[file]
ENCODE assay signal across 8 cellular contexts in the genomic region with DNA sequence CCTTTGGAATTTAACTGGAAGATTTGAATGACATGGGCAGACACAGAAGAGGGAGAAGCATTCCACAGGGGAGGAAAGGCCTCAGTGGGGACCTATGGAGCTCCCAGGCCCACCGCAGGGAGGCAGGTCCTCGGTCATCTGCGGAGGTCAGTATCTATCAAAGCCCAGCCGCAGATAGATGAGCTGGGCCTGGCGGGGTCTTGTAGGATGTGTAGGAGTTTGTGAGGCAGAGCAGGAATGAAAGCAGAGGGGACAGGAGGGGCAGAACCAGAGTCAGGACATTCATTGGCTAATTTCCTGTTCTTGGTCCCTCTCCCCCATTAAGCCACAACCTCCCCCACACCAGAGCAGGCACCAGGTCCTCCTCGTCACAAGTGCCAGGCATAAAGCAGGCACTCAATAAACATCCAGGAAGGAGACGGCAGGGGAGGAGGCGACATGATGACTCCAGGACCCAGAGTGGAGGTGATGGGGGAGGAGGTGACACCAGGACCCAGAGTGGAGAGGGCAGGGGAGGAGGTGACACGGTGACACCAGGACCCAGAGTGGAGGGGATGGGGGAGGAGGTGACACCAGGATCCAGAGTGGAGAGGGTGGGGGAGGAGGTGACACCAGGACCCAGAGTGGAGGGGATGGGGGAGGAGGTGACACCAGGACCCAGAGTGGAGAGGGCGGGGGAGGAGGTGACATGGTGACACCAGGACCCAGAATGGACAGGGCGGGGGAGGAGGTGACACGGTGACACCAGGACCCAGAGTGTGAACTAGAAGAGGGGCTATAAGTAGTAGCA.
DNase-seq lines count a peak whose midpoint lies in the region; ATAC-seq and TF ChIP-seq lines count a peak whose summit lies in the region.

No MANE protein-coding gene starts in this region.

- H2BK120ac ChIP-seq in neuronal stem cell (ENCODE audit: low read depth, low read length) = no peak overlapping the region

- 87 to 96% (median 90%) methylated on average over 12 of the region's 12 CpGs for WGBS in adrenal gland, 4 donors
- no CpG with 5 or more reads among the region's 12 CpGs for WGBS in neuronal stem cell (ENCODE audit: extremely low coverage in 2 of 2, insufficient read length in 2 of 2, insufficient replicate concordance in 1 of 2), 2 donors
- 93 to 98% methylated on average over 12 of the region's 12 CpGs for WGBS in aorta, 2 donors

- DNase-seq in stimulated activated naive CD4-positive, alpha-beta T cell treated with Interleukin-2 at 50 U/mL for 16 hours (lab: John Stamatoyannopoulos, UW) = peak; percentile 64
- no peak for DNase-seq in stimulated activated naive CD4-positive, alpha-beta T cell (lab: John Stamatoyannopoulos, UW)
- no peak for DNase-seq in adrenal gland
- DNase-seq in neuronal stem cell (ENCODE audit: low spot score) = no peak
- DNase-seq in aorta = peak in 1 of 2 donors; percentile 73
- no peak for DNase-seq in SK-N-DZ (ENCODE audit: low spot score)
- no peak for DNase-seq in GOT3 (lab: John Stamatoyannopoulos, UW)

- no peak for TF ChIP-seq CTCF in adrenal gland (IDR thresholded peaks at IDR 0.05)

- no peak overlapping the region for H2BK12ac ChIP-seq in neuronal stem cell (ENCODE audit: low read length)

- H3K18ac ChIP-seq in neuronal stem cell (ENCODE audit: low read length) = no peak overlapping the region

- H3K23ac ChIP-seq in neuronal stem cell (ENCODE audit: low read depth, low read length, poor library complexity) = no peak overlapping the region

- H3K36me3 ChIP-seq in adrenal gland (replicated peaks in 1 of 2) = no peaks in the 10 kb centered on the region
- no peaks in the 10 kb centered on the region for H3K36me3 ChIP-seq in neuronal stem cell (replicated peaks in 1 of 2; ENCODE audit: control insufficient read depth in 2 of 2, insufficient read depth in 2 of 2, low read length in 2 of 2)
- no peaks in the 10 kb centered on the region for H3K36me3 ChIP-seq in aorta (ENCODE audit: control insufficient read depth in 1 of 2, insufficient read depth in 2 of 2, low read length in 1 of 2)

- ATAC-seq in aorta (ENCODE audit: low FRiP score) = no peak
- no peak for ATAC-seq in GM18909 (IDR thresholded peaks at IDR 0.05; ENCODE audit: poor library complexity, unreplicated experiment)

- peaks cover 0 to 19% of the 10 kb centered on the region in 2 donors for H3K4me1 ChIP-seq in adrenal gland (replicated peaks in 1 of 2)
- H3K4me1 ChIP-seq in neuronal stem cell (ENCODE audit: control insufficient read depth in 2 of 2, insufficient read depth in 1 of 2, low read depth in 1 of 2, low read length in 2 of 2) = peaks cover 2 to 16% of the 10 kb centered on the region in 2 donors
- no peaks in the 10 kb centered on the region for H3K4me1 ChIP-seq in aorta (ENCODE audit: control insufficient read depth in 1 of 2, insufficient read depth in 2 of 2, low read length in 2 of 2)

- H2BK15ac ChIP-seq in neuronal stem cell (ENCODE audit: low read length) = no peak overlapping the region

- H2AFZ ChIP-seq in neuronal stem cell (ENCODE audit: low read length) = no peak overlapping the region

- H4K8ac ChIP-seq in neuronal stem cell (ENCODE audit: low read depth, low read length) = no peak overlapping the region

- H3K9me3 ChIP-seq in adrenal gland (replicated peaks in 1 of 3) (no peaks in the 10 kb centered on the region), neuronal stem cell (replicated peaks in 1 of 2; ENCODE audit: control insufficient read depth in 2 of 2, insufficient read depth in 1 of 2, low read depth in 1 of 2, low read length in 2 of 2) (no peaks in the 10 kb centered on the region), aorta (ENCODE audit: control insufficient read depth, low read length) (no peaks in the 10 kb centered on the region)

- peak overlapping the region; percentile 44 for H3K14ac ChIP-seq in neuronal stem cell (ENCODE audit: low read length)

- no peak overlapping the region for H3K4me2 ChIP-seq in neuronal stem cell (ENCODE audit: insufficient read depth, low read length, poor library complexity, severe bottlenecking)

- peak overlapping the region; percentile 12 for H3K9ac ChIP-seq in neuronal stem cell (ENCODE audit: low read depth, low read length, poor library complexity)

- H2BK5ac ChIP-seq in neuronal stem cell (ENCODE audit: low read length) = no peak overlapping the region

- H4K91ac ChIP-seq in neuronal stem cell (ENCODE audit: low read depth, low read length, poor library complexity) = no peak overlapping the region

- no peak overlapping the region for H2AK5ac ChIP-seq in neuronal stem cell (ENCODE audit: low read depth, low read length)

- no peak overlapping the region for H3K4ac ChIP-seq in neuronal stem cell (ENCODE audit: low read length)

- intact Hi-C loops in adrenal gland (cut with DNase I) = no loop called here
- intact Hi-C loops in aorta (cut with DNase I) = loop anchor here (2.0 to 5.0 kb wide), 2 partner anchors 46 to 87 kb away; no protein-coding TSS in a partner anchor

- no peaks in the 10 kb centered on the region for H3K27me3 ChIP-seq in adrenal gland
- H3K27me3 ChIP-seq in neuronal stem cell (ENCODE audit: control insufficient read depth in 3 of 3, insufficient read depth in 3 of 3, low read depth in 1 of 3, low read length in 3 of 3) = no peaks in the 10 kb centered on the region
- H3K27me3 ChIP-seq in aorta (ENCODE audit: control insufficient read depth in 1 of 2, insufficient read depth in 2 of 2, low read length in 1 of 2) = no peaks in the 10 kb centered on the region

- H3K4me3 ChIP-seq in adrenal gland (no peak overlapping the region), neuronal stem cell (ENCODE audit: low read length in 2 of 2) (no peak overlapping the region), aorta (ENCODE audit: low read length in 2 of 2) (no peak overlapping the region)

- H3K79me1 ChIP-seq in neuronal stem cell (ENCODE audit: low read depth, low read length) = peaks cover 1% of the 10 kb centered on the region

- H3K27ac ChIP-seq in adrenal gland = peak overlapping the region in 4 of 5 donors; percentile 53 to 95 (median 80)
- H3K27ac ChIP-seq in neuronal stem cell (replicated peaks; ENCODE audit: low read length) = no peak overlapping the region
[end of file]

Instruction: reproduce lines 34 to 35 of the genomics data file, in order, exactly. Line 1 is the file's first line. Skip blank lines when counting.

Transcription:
- H2BK5ac ChIP-seq in neuronal stem cell (ENCODE audit: low read length) = no peak overlapping the region

- H4K91ac ChIP-seq in neuronal stem cell (ENCODE audit: low read depth, low read length, poor library complexity) = no peak overlapping the region